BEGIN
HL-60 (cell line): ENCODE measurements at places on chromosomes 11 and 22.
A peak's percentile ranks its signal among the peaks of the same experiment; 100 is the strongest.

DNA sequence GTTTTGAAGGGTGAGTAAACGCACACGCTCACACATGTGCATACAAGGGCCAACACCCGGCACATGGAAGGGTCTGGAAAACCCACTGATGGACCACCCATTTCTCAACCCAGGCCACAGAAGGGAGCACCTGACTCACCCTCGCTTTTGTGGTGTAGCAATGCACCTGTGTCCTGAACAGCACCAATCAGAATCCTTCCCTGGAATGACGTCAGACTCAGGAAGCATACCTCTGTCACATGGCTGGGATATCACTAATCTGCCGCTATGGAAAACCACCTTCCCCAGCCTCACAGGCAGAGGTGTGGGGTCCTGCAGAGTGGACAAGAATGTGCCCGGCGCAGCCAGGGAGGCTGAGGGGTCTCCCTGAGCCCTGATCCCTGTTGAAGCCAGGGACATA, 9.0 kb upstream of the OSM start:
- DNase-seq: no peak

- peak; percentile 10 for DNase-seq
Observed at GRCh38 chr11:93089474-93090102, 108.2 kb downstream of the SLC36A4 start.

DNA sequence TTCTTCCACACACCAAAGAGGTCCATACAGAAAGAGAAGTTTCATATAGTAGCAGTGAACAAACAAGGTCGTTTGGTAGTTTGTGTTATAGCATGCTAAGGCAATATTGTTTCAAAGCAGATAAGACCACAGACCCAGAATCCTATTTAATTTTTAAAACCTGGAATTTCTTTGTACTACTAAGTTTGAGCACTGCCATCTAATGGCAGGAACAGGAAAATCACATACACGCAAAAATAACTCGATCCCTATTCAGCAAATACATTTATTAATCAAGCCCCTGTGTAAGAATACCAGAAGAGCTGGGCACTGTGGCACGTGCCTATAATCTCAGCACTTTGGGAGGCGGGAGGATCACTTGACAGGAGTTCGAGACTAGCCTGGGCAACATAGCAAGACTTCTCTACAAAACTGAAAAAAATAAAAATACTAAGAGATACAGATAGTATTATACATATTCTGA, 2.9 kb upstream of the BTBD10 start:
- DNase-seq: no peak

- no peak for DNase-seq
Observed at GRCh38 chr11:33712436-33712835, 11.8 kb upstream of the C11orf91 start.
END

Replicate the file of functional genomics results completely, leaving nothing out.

HL-60 (cell line): ENCODE measurements at places on chromosomes 11 and 22.
A peak's percentile ranks its signal among the peaks of the same experiment; 100 is the strongest.

DNA sequence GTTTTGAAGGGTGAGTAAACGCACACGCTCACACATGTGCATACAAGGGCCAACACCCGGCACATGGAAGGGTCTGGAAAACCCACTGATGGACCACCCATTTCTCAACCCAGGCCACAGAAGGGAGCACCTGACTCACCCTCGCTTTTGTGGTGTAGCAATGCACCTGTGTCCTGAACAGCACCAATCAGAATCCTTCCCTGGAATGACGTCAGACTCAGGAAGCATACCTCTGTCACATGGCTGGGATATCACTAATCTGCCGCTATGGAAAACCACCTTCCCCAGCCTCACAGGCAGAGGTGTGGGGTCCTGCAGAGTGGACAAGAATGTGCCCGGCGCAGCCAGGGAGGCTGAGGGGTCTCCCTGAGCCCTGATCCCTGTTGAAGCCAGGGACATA, 9.0 kb upstream of the OSM start:
- DNase-seq: no peak

- peak; percentile 10 for DNase-seq
Observed at GRCh38 chr11:93089474-93090102, 108.2 kb downstream of the SLC36A4 start.

DNA sequence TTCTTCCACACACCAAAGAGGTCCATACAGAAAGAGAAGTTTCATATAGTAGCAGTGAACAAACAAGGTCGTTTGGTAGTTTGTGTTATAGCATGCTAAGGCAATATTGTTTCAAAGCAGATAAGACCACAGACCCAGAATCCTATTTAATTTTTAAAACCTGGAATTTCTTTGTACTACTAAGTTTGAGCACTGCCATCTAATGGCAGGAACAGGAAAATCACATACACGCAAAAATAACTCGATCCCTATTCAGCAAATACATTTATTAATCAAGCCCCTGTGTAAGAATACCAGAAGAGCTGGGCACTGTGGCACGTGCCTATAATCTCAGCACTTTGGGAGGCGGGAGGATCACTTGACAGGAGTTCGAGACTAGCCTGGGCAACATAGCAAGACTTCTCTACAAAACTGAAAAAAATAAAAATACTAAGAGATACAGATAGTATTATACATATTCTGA, 2.9 kb upstream of the BTBD10 start:
- DNase-seq: no peak

- no peak for DNase-seq
Observed at GRCh38 chr11:33712436-33712835, 11.8 kb upstream of the C11orf91 start.